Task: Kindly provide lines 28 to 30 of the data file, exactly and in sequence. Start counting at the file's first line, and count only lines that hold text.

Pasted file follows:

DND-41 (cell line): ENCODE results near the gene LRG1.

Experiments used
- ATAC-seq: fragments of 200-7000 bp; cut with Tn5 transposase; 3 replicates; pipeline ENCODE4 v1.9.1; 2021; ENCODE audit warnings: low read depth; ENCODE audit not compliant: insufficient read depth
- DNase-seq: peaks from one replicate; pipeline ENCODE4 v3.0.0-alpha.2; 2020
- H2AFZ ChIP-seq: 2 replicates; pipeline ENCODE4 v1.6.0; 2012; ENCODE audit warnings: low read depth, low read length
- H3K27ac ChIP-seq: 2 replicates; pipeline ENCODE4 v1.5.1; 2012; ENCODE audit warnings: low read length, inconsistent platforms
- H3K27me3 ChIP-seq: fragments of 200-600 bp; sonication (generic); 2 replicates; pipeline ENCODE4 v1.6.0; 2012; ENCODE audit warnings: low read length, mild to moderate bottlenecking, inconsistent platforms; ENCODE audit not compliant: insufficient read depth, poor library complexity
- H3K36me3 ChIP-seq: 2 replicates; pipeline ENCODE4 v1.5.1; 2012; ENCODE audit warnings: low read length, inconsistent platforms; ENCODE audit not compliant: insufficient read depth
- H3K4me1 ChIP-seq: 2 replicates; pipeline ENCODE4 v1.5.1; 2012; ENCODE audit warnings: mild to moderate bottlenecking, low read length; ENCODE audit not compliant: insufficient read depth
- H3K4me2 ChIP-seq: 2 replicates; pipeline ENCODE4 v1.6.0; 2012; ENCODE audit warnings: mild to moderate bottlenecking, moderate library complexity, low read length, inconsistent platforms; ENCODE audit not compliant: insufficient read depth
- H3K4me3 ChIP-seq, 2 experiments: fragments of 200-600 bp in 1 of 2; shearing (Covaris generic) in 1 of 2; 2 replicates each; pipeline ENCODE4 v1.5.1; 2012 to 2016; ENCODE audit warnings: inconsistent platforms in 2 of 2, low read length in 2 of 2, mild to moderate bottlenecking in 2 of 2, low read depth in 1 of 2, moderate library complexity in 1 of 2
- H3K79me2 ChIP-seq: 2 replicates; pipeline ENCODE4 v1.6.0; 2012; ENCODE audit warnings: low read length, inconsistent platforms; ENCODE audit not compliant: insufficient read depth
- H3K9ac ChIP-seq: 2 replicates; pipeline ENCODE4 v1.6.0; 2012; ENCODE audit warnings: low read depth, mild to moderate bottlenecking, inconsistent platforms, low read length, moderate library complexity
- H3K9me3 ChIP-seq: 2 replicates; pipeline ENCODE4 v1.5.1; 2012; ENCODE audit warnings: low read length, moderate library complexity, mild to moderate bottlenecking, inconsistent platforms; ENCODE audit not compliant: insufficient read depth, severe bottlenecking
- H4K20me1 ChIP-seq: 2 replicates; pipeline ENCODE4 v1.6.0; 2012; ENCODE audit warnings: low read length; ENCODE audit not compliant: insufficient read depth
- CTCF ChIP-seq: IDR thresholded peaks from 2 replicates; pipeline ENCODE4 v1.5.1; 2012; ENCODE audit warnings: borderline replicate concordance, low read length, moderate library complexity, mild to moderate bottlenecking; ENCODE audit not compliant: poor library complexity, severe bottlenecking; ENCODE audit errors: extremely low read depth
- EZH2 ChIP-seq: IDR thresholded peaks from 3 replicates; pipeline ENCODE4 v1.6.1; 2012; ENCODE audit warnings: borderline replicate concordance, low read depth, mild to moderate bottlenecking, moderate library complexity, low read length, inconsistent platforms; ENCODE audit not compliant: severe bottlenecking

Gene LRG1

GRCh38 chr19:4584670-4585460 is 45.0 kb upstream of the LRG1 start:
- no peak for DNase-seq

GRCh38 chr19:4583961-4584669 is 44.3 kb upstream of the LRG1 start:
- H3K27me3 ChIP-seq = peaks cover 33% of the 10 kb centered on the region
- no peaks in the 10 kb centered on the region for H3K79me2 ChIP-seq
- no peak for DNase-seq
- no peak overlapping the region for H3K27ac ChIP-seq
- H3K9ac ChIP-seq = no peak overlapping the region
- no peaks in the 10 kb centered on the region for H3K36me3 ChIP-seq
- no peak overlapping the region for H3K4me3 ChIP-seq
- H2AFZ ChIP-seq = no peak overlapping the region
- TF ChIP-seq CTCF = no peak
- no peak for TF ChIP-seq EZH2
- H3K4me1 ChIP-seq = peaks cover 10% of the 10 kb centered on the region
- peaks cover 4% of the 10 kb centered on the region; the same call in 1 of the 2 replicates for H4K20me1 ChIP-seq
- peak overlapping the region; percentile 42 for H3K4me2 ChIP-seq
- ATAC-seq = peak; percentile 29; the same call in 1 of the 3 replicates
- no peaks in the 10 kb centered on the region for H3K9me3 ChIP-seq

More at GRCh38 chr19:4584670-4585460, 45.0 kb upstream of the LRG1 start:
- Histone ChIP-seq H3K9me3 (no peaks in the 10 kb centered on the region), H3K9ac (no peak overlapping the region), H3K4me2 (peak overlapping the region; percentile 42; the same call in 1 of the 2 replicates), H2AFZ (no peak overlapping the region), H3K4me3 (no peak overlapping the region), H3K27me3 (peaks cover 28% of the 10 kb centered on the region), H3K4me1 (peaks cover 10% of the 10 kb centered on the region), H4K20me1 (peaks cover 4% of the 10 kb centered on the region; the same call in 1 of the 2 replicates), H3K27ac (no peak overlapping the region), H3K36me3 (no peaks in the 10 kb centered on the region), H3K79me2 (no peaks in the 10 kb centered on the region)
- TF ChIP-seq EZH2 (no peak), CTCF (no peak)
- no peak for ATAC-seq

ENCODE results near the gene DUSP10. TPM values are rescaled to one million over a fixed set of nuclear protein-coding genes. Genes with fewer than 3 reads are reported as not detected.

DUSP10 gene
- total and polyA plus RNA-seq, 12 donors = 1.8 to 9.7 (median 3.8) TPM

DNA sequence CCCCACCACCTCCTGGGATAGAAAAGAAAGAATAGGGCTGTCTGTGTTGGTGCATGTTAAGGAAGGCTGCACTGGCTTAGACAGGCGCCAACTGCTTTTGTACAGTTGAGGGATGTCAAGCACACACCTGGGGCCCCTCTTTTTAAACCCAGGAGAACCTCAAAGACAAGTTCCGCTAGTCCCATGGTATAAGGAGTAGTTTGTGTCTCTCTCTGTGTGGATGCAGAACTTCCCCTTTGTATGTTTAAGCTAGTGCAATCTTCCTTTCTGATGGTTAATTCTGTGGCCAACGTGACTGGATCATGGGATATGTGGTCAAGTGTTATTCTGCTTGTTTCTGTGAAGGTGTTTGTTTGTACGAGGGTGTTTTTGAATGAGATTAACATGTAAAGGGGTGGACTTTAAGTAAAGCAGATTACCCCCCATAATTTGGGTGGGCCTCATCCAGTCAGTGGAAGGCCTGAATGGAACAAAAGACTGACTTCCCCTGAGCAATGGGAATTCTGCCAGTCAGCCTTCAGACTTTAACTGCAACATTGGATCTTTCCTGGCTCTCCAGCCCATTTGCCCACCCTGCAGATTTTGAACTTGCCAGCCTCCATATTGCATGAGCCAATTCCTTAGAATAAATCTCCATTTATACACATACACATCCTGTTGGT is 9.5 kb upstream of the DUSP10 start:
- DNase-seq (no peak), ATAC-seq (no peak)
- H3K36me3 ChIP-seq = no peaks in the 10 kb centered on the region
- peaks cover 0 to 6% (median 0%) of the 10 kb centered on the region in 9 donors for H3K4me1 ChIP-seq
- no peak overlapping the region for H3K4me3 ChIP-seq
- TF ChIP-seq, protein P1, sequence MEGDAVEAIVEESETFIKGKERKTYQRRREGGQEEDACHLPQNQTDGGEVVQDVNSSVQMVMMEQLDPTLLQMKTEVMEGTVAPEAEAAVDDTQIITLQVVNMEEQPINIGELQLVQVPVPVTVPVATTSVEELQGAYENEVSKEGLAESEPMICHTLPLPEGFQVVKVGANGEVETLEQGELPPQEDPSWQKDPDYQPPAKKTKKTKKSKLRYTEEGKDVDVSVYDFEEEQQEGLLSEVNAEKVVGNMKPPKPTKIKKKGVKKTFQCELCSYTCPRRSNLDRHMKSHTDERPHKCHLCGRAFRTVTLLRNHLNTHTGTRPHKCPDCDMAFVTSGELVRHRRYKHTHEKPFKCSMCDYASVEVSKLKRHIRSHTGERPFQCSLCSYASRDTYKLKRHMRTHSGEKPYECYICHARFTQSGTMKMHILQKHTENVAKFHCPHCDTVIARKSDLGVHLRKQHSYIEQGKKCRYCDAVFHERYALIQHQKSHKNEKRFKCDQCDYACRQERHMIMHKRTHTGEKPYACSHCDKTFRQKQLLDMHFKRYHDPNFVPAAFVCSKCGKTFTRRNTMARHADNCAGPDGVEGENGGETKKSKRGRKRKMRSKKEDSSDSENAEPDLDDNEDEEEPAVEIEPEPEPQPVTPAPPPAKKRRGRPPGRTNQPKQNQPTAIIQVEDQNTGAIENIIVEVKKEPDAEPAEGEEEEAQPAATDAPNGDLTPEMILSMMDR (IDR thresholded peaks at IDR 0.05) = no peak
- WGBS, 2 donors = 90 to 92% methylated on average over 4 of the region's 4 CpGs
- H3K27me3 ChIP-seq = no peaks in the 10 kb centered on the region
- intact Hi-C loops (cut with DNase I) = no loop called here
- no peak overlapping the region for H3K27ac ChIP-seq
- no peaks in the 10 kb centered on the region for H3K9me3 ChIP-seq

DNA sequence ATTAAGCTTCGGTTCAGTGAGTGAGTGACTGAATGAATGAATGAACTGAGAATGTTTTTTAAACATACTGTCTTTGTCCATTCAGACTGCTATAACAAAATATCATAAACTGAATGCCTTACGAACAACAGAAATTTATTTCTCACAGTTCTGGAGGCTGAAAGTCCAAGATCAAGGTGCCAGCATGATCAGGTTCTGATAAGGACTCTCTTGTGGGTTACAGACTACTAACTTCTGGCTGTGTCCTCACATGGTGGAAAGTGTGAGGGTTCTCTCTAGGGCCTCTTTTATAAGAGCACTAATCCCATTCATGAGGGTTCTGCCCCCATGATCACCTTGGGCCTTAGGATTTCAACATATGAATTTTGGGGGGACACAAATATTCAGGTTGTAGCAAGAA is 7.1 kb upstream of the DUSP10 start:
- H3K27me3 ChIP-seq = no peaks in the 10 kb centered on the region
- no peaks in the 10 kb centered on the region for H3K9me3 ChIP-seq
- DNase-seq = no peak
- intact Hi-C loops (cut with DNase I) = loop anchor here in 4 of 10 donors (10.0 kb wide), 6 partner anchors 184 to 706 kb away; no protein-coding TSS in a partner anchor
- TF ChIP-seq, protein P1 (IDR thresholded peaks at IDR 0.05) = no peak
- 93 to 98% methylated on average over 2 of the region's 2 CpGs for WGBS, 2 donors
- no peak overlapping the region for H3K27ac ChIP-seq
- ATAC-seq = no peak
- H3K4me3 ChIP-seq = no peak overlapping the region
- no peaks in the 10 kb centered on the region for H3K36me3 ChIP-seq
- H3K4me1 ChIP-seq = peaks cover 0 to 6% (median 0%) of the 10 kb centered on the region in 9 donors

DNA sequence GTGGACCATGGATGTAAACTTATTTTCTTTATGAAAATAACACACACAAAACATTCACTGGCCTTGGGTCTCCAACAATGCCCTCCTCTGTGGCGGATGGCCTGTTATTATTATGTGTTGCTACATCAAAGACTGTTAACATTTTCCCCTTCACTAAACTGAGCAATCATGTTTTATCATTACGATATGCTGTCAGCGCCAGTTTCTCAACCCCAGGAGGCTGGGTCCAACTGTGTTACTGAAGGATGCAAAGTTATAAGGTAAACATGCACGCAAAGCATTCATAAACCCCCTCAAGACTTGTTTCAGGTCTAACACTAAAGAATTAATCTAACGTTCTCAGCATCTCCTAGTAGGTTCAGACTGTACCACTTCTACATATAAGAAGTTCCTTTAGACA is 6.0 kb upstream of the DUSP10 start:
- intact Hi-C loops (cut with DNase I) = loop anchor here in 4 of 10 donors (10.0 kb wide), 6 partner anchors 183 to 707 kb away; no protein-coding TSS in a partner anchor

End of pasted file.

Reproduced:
- no peak overlapping the region for H3K4me3 ChIP-seq
- H2AFZ ChIP-seq = no peak overlapping the region
- TF ChIP-seq CTCF = no peak